Consider the example: If you were swimming in a pool, you'd be able to come up for air freely. Now, imagine while you're underneath, someone laid a tarp a few inches above the pool. When you surface, you're going to have a thin layer of available air, most likely gasping for air. This is what a ceiling fan does when it is too close to the ceiling: it gasps for air. Fans can only push down what they have available above the blades, and if they struggle to bring the air in, they will not be able to blow 100% out or reach its peak performance.

8ft ceilings do not necessarily require hugger fans – down rod fans that are very short do exist. Two examples are the Modern Forms Torque, measuring at 9.2" from the ceiling right out of the box for the 58" size and the Minka Aire Simple, measuring 12.75" with the 6" down rod it comes with out of the box, except purchasing it with the sold separately 3.5" down rod instead.

How to hide or distract a ceiling fan in a room?

[7] Fan Style + Color

Fans used to be classified as utility items, and believe it or not with most allocated budgets for lighting, they're clearly still under the assumption that a homeowner can buy a nice, functional fan for under $100 -- it's just not the case anymore.

For a modern style, that has a light kit of quality, the price usually starts at around the $320 mark, on average.

To hide a fan, most homeowners choose lighter, or paler, color ways such as White, Brushed Nickel, or even pale-stained woods. For more bold, statement fans, darker color ways such as Black, Coal, Ebony, or even Medium Maple blades would complement the design of the space while becoming eye catching pieces themselves. The simplest fan you'll find is going to be a three bladed fan with a slim motor in the white color way. The boldest fan you'll find is going to be a multi-bladed fan with a thicker motor in the black or two-toned wooden color way.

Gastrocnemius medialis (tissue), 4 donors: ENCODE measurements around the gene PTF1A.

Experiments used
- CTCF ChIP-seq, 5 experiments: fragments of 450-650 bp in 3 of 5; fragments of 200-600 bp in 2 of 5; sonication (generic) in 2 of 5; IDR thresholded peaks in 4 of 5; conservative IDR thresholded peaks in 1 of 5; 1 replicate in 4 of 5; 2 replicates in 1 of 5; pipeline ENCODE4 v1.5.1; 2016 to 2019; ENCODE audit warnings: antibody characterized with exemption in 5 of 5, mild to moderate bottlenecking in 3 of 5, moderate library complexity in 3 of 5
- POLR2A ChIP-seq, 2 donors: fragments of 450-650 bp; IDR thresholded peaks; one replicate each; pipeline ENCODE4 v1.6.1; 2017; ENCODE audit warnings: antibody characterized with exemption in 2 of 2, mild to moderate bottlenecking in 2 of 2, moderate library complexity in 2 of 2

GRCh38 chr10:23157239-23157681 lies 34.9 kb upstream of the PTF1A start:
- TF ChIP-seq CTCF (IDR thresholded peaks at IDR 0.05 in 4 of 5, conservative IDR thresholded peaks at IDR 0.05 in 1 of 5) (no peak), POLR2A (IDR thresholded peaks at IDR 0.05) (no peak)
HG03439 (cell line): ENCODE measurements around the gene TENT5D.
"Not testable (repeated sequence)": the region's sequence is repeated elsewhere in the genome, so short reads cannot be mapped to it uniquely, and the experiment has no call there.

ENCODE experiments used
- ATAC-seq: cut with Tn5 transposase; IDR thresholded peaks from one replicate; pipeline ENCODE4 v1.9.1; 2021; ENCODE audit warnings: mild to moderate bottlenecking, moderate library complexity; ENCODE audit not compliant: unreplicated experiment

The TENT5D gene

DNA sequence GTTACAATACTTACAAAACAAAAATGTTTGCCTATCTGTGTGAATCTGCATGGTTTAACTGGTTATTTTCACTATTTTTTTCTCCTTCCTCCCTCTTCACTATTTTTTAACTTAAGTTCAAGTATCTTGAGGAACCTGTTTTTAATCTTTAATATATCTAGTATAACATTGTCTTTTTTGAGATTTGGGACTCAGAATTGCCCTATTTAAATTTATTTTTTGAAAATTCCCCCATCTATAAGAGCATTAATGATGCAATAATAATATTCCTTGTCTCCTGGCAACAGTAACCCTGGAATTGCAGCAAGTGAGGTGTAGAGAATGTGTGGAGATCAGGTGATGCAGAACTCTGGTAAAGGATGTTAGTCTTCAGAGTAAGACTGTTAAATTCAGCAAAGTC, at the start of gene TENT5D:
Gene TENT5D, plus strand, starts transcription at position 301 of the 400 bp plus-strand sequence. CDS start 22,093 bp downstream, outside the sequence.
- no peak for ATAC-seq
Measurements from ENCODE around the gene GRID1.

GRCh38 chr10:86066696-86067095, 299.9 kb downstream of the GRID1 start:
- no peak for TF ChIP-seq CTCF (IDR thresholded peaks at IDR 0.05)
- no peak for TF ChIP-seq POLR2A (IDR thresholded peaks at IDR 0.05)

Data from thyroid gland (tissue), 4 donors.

Why is my fan spinning but not cooling the air? Why isn't my fan working? Check if it is summer or winter mode.

[8] Summer + Winter Modes

It happens -- buttons are hit on accident, causing a ceiling fan to spin the alternate way. In the summer months, or when you want a ceiling fan to actually push the air down to help cool yourself off, then you'll want to ensure your fan is in "Summer mode."

Summer Mode
The most commonly used mode for fans is known as "Summer Mode" This is when a ceiling fan is spinning counter-clockwise (when standing underneath) or right-to-LEFT when staring at a ceiling fan from the side view. The fan will actually spin with the blades angled to push the air downward, towards the ground.
Winter Mode
"Winter Mode" on the other hand, is when a ceiling fan is spinning clockwise (when standing underneath) or left-to-RIGHT when staring at a ceiling fan from the side view. Since the fan is spinning in reverse, the angle of the blades will actually pull the air up and push it up and outward across the ceiling. Standing beneath, you'll feel airflow from the fan moving the air, but you usually don't feel 'cold' since the air isn't pushing towards you. If you feel like your fan is on high, but it doesn't feel like it's working, it might be because Winter Mode is on. Fan Remotes and Wall Controls that have a reverse symbol (usually one circular arrow), will reverse the spin of the fan.
Do I need to use a fan in the winter?
We think so. While, there's no need for your fan to be on high, leaving a fan on a low speed throughout the cooler, winter months will help to circulate the air within your home. When the heat is on, the air in the home might become stuffy -- a ceiling fan pulling the air up towards the ceiling and dispersing it along the sides of the room can help with this.

email us at
call us at
visit us at
4335 Monroe Road, Charlotte, NC 28205